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Lynchburg Lawyer Frees Man from Death Row

Abram Pafford

Reporter: Mark Kelly l Videographer: Sally Delta

Lynchburg, VA - Lawyers call it an extraordinarily rare legal event. A man charged with capital murder, tried in 2003, and sentenced to death is now out of prison.

Cory Maye is a free man in Mississippi, but that would not have been possible without lots of work from a Lynchburg lawyer.

When Attorney Abram Pafford was working in D.C., he read about this case online in 2005. Ever since, he's worked to set Cory Maye free.

"Very few defendants who are convicted of capital murder, sentenced to death, spend time on death row, and then live to breathe free air," said Pafford.

Cory Maye is one of the few. But, it's been a long journey.

It all started in 2001. Cory Maye and his 14-month-old daughter were sound asleep when, according to Maye's lead lawyer, police - search warrant in hand and looking for drugs - kicked in his rear door.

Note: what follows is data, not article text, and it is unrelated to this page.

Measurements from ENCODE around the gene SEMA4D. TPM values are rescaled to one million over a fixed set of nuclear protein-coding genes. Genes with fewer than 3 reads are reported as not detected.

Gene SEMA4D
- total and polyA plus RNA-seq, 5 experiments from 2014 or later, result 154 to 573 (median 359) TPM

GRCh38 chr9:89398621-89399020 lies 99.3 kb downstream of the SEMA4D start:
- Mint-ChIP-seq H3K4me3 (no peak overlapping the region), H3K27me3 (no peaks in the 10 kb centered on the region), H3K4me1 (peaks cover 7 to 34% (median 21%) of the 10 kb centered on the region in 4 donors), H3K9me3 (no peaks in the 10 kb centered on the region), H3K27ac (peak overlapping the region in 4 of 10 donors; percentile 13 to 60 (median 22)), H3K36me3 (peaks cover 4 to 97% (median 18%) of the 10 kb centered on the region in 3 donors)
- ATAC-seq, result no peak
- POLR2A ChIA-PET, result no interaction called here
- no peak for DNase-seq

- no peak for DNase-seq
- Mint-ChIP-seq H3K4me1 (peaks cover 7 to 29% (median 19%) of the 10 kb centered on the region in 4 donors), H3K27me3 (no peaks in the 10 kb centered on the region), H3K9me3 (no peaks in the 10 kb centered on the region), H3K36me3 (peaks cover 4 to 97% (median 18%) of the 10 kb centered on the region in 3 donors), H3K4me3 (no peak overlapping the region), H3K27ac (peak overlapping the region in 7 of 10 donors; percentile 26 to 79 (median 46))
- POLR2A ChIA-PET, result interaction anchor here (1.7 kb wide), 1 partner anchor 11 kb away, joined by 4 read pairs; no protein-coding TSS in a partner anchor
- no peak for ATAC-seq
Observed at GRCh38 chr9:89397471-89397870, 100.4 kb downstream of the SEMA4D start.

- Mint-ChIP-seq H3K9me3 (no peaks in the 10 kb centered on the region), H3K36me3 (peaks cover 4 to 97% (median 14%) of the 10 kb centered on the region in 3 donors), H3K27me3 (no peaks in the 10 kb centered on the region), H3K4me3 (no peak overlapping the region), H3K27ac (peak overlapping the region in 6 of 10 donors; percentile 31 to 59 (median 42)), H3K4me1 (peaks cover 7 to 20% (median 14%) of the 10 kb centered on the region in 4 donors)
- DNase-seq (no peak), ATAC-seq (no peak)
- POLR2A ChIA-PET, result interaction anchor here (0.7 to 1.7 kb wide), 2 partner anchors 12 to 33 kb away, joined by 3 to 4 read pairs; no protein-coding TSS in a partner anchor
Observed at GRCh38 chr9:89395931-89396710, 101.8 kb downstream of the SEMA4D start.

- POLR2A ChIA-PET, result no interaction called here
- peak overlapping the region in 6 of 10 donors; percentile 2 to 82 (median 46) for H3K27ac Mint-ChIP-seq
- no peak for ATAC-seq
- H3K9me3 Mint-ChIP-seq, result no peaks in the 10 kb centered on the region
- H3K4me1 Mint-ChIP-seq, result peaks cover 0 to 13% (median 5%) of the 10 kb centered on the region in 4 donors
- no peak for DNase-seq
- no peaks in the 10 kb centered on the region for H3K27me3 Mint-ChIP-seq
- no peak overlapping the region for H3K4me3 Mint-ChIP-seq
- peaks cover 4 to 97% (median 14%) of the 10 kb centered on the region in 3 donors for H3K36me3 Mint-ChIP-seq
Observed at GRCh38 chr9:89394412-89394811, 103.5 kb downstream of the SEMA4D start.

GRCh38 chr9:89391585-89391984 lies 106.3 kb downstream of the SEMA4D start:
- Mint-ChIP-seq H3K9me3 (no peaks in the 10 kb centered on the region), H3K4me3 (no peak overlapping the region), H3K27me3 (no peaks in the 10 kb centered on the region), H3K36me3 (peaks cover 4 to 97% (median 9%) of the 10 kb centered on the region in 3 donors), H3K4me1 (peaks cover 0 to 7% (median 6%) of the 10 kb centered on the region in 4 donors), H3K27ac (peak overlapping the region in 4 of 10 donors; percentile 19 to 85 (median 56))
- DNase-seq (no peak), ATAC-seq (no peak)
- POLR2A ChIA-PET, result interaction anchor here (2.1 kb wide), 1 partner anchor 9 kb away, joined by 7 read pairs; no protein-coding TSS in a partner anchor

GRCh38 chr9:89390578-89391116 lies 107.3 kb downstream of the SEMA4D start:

"And as the rear door was kicked in, and someone charged in to the bedroom in the dark, he squeezed off three shots. At which point he heard them shouting 'police, police,'" said Pafford.

It was too late. Maye had shot and killed a police officer with a small handgun.

Maye said he had no idea they were police and was defending himself and his child. The state of Mississippi said Maye knew they were police and fired anyway. They threw the book at him for capital murder.

But, Attorney Abram Pafford found Maye's case.

"I'll never forget when I first read about the case," said Pafford.

Pafford saw many holes in the state's case and took it to the Mississippi Supreme Court. Maye, Pafford says, had no motive to shoot a police officer, had no criminal record, and was just defending himself and his child

"It just struck me that this was a situation where the father was trying to protect his little girl, but was sitting on death row as a result of it," said Pafford.

Not any more. Now that a Lynchburg lawyer gave a Mississippi inmate a second chance at life.

"A day or two ago, he got to see his first sunrise in five years without viewing it through prison bars," said Pafford.

Cory Maye wrapped up his case with a plea agreement. So, he's a free man, but forever a convicted criminal.

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